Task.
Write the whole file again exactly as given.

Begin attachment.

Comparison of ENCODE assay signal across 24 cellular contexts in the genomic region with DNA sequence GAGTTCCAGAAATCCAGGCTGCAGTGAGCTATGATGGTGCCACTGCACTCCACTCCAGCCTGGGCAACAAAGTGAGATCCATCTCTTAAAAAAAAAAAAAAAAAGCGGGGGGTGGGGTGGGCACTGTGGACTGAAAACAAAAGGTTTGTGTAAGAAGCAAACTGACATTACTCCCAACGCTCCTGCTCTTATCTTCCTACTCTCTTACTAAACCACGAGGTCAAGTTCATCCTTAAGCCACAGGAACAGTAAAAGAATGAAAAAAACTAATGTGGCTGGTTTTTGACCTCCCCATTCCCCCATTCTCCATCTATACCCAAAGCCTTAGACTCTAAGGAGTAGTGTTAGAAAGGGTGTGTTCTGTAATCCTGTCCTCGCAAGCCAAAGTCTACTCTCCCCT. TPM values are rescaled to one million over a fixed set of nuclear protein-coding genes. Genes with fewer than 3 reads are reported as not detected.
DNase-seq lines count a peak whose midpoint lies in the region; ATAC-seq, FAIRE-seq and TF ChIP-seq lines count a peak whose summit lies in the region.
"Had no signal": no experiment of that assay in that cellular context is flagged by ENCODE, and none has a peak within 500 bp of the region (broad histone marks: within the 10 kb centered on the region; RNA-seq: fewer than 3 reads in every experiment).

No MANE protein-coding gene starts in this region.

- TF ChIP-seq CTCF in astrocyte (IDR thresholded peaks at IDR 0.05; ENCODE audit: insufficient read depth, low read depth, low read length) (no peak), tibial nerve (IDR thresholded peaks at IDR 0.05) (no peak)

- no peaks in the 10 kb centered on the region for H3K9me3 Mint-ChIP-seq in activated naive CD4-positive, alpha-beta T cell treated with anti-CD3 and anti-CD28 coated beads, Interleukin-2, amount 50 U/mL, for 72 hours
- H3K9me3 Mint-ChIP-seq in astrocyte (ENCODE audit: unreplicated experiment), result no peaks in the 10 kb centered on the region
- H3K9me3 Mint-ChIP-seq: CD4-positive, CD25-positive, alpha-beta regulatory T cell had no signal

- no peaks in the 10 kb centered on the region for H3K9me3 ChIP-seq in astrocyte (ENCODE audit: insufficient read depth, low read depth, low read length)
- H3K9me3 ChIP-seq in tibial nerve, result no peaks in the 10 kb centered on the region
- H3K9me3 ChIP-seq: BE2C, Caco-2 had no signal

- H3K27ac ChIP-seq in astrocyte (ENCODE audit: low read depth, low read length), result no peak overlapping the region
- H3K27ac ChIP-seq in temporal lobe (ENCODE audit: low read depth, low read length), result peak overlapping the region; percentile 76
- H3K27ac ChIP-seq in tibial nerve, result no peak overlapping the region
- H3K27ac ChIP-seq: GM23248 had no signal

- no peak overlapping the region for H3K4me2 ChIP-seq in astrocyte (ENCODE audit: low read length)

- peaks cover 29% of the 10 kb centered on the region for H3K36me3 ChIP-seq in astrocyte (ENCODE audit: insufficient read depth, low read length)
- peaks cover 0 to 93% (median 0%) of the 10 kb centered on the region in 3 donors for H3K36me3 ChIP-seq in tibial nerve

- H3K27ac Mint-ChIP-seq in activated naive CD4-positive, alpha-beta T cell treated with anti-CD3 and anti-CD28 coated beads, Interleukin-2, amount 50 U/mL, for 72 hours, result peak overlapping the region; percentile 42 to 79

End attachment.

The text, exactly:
Comparison of ENCODE assay signal across 24 cellular contexts in the genomic region with DNA sequence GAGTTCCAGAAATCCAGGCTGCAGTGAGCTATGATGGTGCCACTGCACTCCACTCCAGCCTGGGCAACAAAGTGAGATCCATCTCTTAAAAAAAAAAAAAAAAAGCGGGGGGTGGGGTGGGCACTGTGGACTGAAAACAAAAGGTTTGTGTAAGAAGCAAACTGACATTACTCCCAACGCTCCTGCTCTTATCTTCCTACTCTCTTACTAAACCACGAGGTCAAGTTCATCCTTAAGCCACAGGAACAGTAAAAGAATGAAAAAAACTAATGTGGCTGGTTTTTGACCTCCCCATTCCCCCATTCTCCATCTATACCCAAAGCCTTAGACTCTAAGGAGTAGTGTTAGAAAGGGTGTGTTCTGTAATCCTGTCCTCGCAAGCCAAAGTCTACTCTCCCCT. TPM values are rescaled to one million over a fixed set of nuclear protein-coding genes. Genes with fewer than 3 reads are reported as not detected.
DNase-seq lines count a peak whose midpoint lies in the region; ATAC-seq, FAIRE-seq and TF ChIP-seq lines count a peak whose summit lies in the region.
"Had no signal": no experiment of that assay in that cellular context is flagged by ENCODE, and none has a peak within 500 bp of the region (broad histone marks: within the 10 kb centered on the region; RNA-seq: fewer than 3 reads in every experiment).

No MANE protein-coding gene starts in this region.

- TF ChIP-seq CTCF in astrocyte (IDR thresholded peaks at IDR 0.05; ENCODE audit: insufficient read depth, low read depth, low read length) (no peak), tibial nerve (IDR thresholded peaks at IDR 0.05) (no peak)

- no peaks in the 10 kb centered on the region for H3K9me3 Mint-ChIP-seq in activated naive CD4-positive, alpha-beta T cell treated with anti-CD3 and anti-CD28 coated beads, Interleukin-2, amount 50 U/mL, for 72 hours
- H3K9me3 Mint-ChIP-seq in astrocyte (ENCODE audit: unreplicated experiment), result no peaks in the 10 kb centered on the region
- H3K9me3 Mint-ChIP-seq: CD4-positive, CD25-positive, alpha-beta regulatory T cell had no signal

- no peaks in the 10 kb centered on the region for H3K9me3 ChIP-seq in astrocyte (ENCODE audit: insufficient read depth, low read depth, low read length)
- H3K9me3 ChIP-seq in tibial nerve, result no peaks in the 10 kb centered on the region
- H3K9me3 ChIP-seq: BE2C, Caco-2 had no signal

- H3K27ac ChIP-seq in astrocyte (ENCODE audit: low read depth, low read length), result no peak overlapping the region
- H3K27ac ChIP-seq in temporal lobe (ENCODE audit: low read depth, low read length), result peak overlapping the region; percentile 76
- H3K27ac ChIP-seq in tibial nerve, result no peak overlapping the region
- H3K27ac ChIP-seq: GM23248 had no signal

- no peak overlapping the region for H3K4me2 ChIP-seq in astrocyte (ENCODE audit: low read length)

- peaks cover 29% of the 10 kb centered on the region for H3K36me3 ChIP-seq in astrocyte (ENCODE audit: insufficient read depth, low read length)
- peaks cover 0 to 93% (median 0%) of the 10 kb centered on the region in 3 donors for H3K36me3 ChIP-seq in tibial nerve

- H3K27ac Mint-ChIP-seq in activated naive CD4-positive, alpha-beta T cell treated with anti-CD3 and anti-CD28 coated beads, Interleukin-2, amount 50 U/mL, for 72 hours, result peak overlapping the region; percentile 42 to 79